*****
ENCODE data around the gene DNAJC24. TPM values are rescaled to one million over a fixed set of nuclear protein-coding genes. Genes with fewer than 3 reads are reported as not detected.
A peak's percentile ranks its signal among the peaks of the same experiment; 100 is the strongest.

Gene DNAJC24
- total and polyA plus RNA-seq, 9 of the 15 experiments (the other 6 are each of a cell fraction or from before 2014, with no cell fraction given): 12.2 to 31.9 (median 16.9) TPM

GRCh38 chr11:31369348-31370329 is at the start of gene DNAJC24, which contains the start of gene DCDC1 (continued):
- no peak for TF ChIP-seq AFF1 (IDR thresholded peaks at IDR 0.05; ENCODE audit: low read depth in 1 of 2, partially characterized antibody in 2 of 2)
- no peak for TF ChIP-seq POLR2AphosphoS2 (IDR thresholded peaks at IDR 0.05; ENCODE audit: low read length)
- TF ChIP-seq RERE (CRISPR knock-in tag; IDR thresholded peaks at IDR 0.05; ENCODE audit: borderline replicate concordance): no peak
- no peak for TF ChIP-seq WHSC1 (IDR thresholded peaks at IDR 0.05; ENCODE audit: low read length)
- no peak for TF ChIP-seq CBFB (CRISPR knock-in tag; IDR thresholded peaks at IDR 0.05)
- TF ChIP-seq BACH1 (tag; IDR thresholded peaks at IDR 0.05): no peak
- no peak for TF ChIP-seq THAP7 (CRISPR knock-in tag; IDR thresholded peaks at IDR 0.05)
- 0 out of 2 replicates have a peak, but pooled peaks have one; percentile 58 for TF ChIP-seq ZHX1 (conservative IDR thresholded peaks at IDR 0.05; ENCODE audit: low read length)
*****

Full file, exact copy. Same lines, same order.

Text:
ENCODE data around the gene DNAJC24. TPM values are rescaled to one million over a fixed set of nuclear protein-coding genes. Genes with fewer than 3 reads are reported as not detected.
A peak's percentile ranks its signal among the peaks of the same experiment; 100 is the strongest.

Gene DNAJC24
- total and polyA plus RNA-seq, 9 of the 15 experiments (the other 6 are each of a cell fraction or from before 2014, with no cell fraction given): 12.2 to 31.9 (median 16.9) TPM

GRCh38 chr11:31369348-31370329 is at the start of gene DNAJC24, which contains the start of gene DCDC1 (continued):
- no peak for TF ChIP-seq AFF1 (IDR thresholded peaks at IDR 0.05; ENCODE audit: low read depth in 1 of 2, partially characterized antibody in 2 of 2)
- no peak for TF ChIP-seq POLR2AphosphoS2 (IDR thresholded peaks at IDR 0.05; ENCODE audit: low read length)
- TF ChIP-seq RERE (CRISPR knock-in tag; IDR thresholded peaks at IDR 0.05; ENCODE audit: borderline replicate concordance): no peak
- no peak for TF ChIP-seq WHSC1 (IDR thresholded peaks at IDR 0.05; ENCODE audit: low read length)
- no peak for TF ChIP-seq CBFB (CRISPR knock-in tag; IDR thresholded peaks at IDR 0.05)
- TF ChIP-seq BACH1 (tag; IDR thresholded peaks at IDR 0.05): no peak
- no peak for TF ChIP-seq THAP7 (CRISPR knock-in tag; IDR thresholded peaks at IDR 0.05)
- 0 out of 2 replicates have a peak, but pooled peaks have one; percentile 58 for TF ChIP-seq ZHX1 (conservative IDR thresholded peaks at IDR 0.05; ENCODE audit: low read length)